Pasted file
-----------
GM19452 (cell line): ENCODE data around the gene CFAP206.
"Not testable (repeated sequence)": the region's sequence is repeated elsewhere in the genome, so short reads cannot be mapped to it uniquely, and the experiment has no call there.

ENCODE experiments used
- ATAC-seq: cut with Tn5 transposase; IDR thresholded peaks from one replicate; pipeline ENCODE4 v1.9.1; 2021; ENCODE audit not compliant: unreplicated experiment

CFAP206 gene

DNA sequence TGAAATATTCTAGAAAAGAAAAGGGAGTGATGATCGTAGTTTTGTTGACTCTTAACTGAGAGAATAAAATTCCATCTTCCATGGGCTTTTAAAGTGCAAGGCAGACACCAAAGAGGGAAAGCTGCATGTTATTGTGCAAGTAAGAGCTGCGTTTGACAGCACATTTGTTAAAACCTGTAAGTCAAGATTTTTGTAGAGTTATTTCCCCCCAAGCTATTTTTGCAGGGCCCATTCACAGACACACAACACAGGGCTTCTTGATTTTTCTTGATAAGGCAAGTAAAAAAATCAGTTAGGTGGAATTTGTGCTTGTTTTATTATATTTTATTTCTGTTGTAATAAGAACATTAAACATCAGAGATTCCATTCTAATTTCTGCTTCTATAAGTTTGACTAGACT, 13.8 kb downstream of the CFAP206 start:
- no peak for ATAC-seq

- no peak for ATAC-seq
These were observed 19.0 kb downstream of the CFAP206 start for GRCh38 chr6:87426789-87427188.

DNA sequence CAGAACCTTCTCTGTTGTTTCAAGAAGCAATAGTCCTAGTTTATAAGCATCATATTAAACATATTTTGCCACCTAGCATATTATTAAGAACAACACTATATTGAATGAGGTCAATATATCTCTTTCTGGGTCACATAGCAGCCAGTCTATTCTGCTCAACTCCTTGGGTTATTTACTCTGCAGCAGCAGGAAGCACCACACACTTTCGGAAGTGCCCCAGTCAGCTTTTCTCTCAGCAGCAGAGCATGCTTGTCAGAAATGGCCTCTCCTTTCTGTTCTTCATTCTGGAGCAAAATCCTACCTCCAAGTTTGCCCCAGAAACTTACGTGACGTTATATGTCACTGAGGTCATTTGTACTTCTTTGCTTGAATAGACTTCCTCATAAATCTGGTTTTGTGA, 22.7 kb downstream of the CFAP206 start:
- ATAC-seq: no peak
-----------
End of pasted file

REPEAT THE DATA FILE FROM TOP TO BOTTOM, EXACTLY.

GM19452 (cell line): ENCODE data around the gene CFAP206.
"Not testable (repeated sequence)": the region's sequence is repeated elsewhere in the genome, so short reads cannot be mapped to it uniquely, and the experiment has no call there.

ENCODE experiments used
- ATAC-seq: cut with Tn5 transposase; IDR thresholded peaks from one replicate; pipeline ENCODE4 v1.9.1; 2021; ENCODE audit not compliant: unreplicated experiment

CFAP206 gene

DNA sequence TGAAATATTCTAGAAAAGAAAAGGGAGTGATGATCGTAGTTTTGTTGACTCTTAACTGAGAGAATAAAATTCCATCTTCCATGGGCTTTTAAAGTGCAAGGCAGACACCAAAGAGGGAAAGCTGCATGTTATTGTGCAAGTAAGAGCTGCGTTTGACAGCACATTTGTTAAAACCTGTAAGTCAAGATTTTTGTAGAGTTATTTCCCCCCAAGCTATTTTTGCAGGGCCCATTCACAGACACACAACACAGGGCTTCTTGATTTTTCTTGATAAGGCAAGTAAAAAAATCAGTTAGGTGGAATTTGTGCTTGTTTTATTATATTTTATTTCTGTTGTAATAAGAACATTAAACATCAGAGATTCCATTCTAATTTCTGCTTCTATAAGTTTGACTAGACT, 13.8 kb downstream of the CFAP206 start:
- no peak for ATAC-seq

- no peak for ATAC-seq
These were observed 19.0 kb downstream of the CFAP206 start for GRCh38 chr6:87426789-87427188.

DNA sequence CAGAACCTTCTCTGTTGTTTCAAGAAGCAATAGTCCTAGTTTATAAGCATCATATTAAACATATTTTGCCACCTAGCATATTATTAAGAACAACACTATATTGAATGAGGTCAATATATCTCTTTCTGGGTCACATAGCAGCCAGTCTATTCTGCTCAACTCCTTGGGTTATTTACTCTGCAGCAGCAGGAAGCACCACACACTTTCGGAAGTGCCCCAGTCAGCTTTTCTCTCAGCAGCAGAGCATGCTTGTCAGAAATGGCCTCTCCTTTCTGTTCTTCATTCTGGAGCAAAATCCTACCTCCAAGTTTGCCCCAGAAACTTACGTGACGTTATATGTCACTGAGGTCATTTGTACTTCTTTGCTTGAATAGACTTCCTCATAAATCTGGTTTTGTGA, 22.7 kb downstream of the CFAP206 start:
- ATAC-seq: no peak